Wednesday, February 23, 2011

florafaunalogical

Artist's Canoe by Jon-Erik Kroon


Guest curating printmaker Marshall Heaton's show Bombs & Babes at ARTspace was so much fun, I decided to guest curate again!

Jon-Erik Kroon is an artist from Wallaceburg who is well-known for his unique printmaking style. Recently, his work has gone off on an interesting tangent, and he's created a whole body of work featuring the flora and fauna of Southwestern Ontario. His paint is actually different kinds of mud mixed with water from the Snye River. Objects like seeds and leaves, which he affixes to his canvas, are from his woodland property. He incorporates feathers and bones from dead animals he finds in his area. His works are like a visual archaeological dig. Jon-Erik's approach reminds me of Anselm Kiefer's show Palmsonntag, which I saw at the AGO a few months ago.

I know there is extended verbiage on the ARTspace Chatham-Kent website, discussing Jon-Erik's use of flora and fauna in an authentic way. (He is adamant on the 'validation' of artwork.) And as much as I love words and I drink in every subtle nuance of a good paragraph, the fact remains that I think his work is just plain cool. Jon-Erik's work is the ultimate marriage of found object and traditional painting.

As someone who works within boxes, I can honestly say that I admire him for the fact that he thinks completely outside the box not only in the way he lives but in the way he makes art.

florafaunalogical is the title of the show, and it will be at ARTspace from April 6 - May 14, 2011.

Sunday, February 6, 2011

Squish A Fish

this is not my fish


I recently took a different kind of printmaking class at the Thames Art Gallery. I have taken many, but this time, the class was structured around gyotaku.

"Gyotaku is the ancient Japanese folk art of painting fish. The first gyotaku were created to preserve the true record and size of species caught by Japanese anglers as far back as 1862."
-official internet blurb.

That's the official blurb. What I called it was "Squish A Fish". And it's a cool process. You take a flattened and dried fish, carefully rub paint over the surface, wipe off the excess, and run it through the press. Once teacher Jon-Erik Kroon explained the history and technique, I was off to the races. I printed the obligatory fish. It looked kind of cool. I could even see the little teeth in the mouth. Cooler still, however, were the treats that Jon-Erik brought in an old leather suitcase.

Having been an artist all his life, Jon-Erik has collected a ridiculous amount of things that always come in handy for an art project. Like a dried bat. Dead birds. Licence plates. Old coins from a shipwreck. Eviscerated frogs. Feathers. Shoe leather from an 1850's era shoe. Alligator skin from an old purse. The top part of a metal spatula. Half of a Spock doll head. And, of course, many different kinds of fish.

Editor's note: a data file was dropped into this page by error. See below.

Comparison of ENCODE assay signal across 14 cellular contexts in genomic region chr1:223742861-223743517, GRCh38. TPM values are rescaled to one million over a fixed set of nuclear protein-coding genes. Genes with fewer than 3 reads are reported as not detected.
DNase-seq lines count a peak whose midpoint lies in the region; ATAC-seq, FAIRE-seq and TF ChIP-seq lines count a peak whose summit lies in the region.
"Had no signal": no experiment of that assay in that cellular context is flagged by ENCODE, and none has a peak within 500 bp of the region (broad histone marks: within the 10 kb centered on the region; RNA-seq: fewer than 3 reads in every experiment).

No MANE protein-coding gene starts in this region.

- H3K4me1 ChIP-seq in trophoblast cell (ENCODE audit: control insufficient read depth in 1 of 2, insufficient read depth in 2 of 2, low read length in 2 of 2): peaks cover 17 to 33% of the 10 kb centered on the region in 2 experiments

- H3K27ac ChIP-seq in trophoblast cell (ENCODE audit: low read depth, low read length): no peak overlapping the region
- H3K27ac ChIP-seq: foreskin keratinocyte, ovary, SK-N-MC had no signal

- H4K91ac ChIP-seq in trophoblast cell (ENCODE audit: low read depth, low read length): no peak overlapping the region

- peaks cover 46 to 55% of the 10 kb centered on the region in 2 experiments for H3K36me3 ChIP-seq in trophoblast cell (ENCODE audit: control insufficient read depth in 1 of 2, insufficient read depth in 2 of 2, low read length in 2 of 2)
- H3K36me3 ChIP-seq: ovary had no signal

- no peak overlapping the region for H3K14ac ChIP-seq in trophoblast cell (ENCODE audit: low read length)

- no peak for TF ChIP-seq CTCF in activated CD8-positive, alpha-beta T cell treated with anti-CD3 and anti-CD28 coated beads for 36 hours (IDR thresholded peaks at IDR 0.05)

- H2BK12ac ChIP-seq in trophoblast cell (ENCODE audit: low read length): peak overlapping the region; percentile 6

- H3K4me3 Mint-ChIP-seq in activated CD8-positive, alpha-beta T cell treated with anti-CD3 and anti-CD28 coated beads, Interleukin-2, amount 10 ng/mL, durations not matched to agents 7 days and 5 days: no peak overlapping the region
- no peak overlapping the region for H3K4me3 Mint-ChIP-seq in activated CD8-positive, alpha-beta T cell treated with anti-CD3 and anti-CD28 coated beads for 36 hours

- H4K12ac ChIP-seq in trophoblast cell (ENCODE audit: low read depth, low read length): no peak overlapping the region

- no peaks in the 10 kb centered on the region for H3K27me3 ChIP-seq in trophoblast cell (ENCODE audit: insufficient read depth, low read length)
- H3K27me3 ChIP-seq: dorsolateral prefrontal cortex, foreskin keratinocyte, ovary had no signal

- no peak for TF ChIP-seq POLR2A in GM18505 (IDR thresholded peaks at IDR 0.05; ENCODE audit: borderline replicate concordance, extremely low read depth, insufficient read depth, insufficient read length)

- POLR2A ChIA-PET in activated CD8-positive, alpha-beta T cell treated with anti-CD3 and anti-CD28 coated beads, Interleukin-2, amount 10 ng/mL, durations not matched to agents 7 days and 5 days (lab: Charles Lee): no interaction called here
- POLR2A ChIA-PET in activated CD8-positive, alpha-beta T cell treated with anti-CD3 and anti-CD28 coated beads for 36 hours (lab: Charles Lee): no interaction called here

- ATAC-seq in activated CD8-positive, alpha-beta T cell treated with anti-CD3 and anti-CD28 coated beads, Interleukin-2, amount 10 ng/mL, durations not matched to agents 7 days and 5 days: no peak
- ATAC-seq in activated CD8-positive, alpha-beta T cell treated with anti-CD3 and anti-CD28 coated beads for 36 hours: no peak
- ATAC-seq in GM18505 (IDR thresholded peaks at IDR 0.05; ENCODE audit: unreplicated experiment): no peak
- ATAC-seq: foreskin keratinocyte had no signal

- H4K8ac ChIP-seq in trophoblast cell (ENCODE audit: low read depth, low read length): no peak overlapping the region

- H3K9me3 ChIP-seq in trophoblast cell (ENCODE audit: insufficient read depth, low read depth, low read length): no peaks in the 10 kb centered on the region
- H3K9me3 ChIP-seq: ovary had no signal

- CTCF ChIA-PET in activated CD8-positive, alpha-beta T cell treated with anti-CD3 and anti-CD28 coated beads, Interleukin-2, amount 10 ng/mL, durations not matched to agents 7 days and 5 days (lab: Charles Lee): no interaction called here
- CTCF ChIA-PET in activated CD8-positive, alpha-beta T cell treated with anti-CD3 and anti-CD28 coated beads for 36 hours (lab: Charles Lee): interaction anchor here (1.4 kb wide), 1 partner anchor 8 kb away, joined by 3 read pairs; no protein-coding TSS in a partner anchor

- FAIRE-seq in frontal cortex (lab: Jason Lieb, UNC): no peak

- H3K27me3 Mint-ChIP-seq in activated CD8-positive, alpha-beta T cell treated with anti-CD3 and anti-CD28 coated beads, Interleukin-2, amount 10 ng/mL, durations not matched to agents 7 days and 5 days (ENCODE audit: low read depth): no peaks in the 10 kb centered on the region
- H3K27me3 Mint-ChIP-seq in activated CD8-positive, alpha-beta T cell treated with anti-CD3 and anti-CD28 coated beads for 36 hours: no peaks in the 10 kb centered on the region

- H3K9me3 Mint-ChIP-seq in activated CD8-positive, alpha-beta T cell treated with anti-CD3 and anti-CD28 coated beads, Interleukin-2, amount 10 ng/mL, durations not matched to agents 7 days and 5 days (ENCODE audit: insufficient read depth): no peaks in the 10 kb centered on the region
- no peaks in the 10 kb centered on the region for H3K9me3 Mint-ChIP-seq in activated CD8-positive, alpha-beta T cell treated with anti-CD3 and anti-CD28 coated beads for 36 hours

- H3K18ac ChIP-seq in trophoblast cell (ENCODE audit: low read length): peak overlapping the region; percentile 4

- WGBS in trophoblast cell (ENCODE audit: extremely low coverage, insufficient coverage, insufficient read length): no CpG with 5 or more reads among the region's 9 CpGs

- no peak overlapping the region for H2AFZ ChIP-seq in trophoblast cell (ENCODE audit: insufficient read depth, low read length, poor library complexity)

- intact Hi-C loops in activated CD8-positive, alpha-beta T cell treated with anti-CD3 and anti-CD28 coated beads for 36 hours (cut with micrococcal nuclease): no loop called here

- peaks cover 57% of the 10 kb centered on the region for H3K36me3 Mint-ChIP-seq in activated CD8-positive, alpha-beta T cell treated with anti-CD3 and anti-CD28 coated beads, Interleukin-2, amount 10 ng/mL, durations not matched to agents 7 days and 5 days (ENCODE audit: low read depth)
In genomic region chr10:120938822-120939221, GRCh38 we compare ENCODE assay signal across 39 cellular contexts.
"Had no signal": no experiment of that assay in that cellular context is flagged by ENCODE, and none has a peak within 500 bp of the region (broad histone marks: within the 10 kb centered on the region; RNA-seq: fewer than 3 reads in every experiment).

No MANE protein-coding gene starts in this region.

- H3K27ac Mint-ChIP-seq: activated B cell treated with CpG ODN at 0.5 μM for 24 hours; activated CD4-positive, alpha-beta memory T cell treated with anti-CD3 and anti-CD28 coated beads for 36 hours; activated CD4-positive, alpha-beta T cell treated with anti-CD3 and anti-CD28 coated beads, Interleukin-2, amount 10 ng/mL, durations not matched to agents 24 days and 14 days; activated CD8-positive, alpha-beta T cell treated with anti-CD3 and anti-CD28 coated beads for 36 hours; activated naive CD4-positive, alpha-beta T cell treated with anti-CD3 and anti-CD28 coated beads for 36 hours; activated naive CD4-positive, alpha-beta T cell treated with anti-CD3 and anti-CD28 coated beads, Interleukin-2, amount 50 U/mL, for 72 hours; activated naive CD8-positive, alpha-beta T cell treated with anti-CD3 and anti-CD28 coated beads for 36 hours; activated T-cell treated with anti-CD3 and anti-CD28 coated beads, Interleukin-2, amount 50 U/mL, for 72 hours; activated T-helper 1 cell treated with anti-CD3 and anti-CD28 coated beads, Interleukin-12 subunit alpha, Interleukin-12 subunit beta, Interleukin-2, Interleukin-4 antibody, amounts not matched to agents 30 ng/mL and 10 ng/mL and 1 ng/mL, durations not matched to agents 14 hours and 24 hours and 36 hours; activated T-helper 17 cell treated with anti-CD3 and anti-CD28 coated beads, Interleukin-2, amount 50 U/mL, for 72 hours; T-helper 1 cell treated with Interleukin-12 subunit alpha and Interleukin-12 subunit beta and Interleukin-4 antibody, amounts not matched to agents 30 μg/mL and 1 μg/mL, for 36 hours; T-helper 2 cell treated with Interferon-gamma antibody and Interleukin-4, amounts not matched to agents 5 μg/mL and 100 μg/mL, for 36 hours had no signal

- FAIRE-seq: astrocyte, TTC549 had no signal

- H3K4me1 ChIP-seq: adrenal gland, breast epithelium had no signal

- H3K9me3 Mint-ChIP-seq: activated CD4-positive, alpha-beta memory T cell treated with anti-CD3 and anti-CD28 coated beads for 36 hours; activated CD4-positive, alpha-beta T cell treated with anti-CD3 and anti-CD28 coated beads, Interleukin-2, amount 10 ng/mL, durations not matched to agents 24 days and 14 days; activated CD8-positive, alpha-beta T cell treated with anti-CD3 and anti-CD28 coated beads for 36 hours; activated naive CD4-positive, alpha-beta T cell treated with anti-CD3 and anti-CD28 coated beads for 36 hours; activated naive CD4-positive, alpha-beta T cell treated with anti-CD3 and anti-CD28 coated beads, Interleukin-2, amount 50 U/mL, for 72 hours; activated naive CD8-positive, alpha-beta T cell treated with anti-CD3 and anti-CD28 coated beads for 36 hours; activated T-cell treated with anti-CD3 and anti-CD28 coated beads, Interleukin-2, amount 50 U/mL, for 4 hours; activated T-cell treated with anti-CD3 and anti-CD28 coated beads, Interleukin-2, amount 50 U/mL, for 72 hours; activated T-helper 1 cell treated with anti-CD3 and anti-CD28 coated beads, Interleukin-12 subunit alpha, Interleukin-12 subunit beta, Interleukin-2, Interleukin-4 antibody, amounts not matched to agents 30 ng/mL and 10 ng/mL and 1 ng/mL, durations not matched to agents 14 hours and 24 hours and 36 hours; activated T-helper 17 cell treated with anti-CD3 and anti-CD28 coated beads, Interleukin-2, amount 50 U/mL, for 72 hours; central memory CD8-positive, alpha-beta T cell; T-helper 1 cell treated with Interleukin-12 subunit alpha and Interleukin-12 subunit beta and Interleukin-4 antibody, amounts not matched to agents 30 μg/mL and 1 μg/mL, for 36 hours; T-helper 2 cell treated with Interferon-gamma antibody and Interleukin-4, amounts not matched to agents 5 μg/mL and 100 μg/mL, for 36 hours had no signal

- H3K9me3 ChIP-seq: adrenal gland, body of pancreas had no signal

Suddenly, I couldn't soak paper fast enough. "Run three prints," he said. "You always get better impressions when you run three prints". I put the Spock head on the dried bat. I ran three of the Spockbats and was thrilled with the results.

"More," I said. I felt like some ravenous beastie.

He cranked the press wheel and smiled. "Try some metal bits", he suggested. "But find some for next class."

I went home and suddenly I saw everything in a different light. Mmmmm. A piece of metal strapping......Could I run it through the press? Hell, yes! I immediately thought of running one of my Muffy dolls through the press, but came to the conclusion that she wouldn't look quite right. More like a bad accident, really. But there were a myriad of possibilities. Squishable items were everywhere, from the Mothership keys to feta cheese.

On the day of my next squishing class, I gathered up the bag of metal scraps I had picked up on the ground at a local wrecking yard, and trotted off to show my treasure to Jon-Erik.

"Good!" he said. "You'll get some interesting prints with those."

And that encouragement was all I needed. Well, actually, that's not true. I still needed Jon-Erik to turn the press for me because my hand hasn't completely recovered (long story, if you don't already know it). But for the next 4 classes, I squished to my heart's content. I had a lot of fun. One of my fellow Squishers had brought in a small octopus she got from Chinatown in Toronto. (One important rule of Squish A Fishing- make sure your item isn't 'juicy'. Sometimes you get unexpected and unpleasantly fragrant results.) It made a wickedly cool print, especially since she added red into the standard black ink. Another Squisher used the alligator skin over and over and over again, enthralled with the ink from previous printings that kept coming through in different patterns.

I now have a stack of interesting prints. One of my favourites features two lizards with their stiff little dead tails curled together into a heart. Any of my prints will make a great background for a collage.

Inspiration from dead fish and scrap metal? You just never know where the next great idea will come from.

Speaking of which, my hand x-rays have me thinking......